Like 15
      • Superdessucke

        As an E36 M3 owner, I strongly second this emotion! BMW Purists hate that thing (though they love the Clownshoe with the exact same motor and front chassis ) but it is an excellent car.

        Like 1
  4. Charlie Mullendore

    Check out “Ratarossa” on YouTube, particularly the series on his 308. Service by a home mechanic doesn’t look that daunting to me.

    Like 2
  5. tompdx Member

    The nice thing about a 308 is that the timing belt isn’t an “engine out service” because of the transverse mounting. On my 348 and 355, the engine is comes out. Like your friend, a few folks try to change the timing belt with the engine in place – all of whom if they have done it both ways, will remove the engine. It’s built to be pulled, and is relatively simple. Plus you need to replace the water pump and other stuff “while you’re in there.”

    Like 8
    • alphasud Member

      I think people would be surprised how many cars require engine out for routine service operations. And believe me as a tech it really isn’t bad and put the work right out in the open. I changed the alternator in my Cayenne turbo w/o dropping the power train. I would never attempt to do that again. Also just about any modern diesel pickup requires the cab to be lifted for any major work. Cars are built that way so it’s pretty easy to remove.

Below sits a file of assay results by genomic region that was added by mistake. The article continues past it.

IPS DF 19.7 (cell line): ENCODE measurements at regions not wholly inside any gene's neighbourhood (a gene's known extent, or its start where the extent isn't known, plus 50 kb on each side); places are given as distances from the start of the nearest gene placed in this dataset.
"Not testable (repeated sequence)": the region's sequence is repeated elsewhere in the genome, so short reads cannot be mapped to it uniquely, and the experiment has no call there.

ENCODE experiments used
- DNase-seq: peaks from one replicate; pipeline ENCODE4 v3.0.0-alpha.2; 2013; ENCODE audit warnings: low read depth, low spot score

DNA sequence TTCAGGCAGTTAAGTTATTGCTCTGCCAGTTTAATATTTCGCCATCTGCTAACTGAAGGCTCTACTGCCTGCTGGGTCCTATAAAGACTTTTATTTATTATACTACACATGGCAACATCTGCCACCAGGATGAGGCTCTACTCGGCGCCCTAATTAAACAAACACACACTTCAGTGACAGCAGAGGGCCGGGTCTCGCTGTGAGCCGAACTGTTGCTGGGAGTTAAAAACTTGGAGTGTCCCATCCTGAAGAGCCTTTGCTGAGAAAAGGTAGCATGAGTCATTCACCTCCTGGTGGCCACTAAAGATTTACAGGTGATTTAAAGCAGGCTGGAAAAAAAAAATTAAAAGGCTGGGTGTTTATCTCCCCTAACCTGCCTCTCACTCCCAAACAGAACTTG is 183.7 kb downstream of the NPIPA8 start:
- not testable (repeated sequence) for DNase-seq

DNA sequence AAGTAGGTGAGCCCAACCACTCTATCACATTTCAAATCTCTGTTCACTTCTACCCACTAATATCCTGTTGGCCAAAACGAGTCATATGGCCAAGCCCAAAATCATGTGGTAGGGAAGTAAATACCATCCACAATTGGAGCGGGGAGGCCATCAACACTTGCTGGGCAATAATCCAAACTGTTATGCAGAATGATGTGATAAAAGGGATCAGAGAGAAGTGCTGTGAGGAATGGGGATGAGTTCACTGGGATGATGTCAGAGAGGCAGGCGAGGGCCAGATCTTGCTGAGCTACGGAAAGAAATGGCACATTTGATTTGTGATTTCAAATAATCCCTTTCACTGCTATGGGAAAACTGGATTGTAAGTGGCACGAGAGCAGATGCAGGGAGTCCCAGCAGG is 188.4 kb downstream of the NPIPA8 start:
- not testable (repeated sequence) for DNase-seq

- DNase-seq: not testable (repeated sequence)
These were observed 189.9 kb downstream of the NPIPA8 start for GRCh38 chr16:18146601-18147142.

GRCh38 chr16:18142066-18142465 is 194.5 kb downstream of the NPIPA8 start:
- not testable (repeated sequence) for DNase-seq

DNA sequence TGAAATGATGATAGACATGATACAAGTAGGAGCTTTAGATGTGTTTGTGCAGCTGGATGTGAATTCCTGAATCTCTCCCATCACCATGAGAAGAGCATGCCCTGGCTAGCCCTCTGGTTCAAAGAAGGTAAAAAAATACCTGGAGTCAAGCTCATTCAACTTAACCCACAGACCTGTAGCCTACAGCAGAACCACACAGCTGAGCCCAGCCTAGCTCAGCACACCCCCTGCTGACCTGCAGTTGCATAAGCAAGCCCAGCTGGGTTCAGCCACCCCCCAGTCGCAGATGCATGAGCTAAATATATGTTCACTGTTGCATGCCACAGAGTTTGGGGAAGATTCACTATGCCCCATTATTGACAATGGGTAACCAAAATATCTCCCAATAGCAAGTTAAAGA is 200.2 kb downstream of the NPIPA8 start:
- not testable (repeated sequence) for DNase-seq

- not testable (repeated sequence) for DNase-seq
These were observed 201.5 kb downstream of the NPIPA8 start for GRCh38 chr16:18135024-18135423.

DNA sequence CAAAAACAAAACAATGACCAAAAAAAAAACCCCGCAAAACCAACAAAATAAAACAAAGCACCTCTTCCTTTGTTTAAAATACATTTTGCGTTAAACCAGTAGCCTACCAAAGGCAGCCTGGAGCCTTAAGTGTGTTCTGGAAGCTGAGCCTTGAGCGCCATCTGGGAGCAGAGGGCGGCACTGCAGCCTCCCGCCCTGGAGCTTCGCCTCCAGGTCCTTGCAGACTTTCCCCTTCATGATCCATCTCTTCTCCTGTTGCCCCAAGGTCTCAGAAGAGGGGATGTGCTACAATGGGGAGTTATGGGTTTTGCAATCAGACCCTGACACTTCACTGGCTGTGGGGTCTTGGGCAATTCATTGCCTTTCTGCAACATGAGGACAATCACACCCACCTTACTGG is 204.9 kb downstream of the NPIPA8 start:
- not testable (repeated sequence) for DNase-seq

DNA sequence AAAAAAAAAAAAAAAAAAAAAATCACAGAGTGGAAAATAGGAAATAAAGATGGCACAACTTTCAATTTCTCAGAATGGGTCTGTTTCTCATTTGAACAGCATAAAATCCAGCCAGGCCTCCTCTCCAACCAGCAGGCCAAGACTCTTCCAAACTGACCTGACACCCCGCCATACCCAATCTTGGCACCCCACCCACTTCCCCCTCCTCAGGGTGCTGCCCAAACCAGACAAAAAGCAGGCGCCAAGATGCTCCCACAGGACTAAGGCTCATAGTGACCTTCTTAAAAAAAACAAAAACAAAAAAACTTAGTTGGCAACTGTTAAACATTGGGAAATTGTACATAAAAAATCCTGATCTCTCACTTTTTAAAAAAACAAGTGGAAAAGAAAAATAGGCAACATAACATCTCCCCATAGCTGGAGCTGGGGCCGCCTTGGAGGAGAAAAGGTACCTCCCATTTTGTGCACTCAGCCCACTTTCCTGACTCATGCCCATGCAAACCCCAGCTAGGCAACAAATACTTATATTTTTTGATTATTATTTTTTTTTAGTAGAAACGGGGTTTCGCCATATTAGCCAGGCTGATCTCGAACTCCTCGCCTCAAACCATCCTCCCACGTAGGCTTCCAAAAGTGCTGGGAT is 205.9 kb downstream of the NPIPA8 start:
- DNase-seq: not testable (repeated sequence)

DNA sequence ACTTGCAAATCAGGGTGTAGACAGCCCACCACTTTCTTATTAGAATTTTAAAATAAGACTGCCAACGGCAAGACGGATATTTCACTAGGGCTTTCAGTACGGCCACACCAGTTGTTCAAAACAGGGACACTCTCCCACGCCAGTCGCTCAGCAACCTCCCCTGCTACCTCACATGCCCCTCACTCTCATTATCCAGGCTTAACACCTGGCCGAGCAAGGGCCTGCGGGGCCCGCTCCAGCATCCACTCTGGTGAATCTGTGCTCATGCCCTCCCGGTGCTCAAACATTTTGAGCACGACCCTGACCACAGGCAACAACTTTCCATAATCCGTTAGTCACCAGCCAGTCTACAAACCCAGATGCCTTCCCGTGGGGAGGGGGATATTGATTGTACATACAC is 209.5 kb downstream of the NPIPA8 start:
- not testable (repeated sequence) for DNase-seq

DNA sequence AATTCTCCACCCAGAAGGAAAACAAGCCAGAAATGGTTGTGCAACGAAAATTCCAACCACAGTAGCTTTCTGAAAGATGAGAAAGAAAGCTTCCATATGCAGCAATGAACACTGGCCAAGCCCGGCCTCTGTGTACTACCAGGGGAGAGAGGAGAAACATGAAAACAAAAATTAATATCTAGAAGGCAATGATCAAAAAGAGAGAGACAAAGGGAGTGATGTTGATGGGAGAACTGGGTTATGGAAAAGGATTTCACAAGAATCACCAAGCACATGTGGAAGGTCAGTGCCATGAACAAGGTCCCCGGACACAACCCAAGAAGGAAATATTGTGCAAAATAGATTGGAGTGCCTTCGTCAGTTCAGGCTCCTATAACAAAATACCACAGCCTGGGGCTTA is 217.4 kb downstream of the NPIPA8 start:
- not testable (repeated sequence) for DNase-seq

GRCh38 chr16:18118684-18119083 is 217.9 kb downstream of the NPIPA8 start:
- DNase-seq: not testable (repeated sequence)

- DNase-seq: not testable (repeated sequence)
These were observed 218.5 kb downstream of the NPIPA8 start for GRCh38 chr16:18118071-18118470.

Like 1
  6. Frank Dusseault

    Mondial to Ferrari is like the 914 to Porsche. Today the 914-6 is a hot item. Mondial, Not so much but its still a great vehicle.

    Like 3
  7. Steve3n

    308 is presumed sold. This was a good value for this Ferarri. I have 2 friends that own this same car with lots more miles. They preform all their own work, which needs to be the case with the 308. Otherwise cost will exceed value ,quickly. I own a 360 Spider , 3 pedal. Timing belts can be assessed behind the drivers seat.
    Somewhat an easier job to service. Fun car to drive , when it works.

    Like 4
    • douglas hunt

      yes, if it went anywhere near 25K it was a steal.
      always liked these, about 15 years ago a local fly by night used car lot had one pop up, silver with 100K miles for 30K.
      if i was in a better place would have made a play for this one but in the middle of one house remodel and minor repairs on the one i just moved into so, gotta be an adult :-(

      Like 3
  8. Dave Suton

    I get super excited when reading the text of a muscle/classic/euro find until someone mentions some Asian brand for reference. Then I always seem to start to lose interest. Please stop ruining it. It’s like watching the movie Bullit, and then in the middle of the car chase seen, there is a Kia commercial.